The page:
Most designers are keeping an eye on 3-D printing technologies. Although the technology has for 3-D printing has been around for a while, it is just starting to become refined and improved enough to be accessible (and affordable) to the masses. The technology is certainly one of the most exciting being developed today. 3-D printing has the potential to decentralize the production of small, simple objects and to revolutionize the design industry by making it easier than ever before to bring your models from CAD to the real world.
The potential of 3-D printing for exhibit designers is very exciting. Imagine being able to design a model and then have it be 3-D printed in less than a couple of hours, without all the tedious building of the model required. If you can imagine the exhibit design and then create it in a CAD program, you can have a physical model in less than a few hours (while you move on to something else). You can then print display graphics, labels and the rest with a traditional printer and have a full-featured model to present to a client.
But, this isn’t the only promise of 3-D printing technologies. What if a part of a client’s exhibit breaks in shipping, or maybe doesn’t make it at all? With a 3-D printer, you wouldn’t have to spend a fortune shipping an emergency replacement across the country, or think of another way to improvise and get the exhibit set up instead. You could simply print the part and move on. In this way, 3-D printing technologies have the ability to make exhibit fabrication itself easier and more affordable. If there isn’t a part or a display stand available from your vendors that strikes your fancy, simply get an industrial design intern to whip one up in X and print it out. Voila!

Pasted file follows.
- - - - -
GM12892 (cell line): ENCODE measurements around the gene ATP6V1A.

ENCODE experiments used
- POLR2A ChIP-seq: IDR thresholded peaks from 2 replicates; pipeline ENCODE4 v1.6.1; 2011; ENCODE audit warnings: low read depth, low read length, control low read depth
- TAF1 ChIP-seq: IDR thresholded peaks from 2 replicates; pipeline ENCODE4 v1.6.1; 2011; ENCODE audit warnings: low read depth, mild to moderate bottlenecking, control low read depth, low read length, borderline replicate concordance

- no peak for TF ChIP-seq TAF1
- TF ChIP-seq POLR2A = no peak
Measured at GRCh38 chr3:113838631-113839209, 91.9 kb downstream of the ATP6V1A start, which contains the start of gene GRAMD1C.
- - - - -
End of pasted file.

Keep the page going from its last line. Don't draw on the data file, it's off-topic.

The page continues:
The prospects for this technology and the possibilities it brings along with it are nearly limitless. 3-D printing could potentially take the ease with which we currently design and create display graphics and translate it into making 3-D parts and pieces. This not only streamlines the exhibit design process, it also has the potential to make exhibit fabrication faster, cheaper and more robust. More can be done in-house and more can be achieved in terms of design possibilities.
Of course, 3-D printing technologies are still developing and are not ready for primetime in many ways. The technology still needs to improve in order to provide for the use of a diversity of materials (currently most 3-D printers can only print a couple types of plastics), and the quality of the printing itself needs to improve (resolution is still limited and the higher-res printers are quite expensive). Regardless, the potential is there. And the design industry is positioned to be one of the first to take advantage of this technology and really demonstrate its capabilities and potential.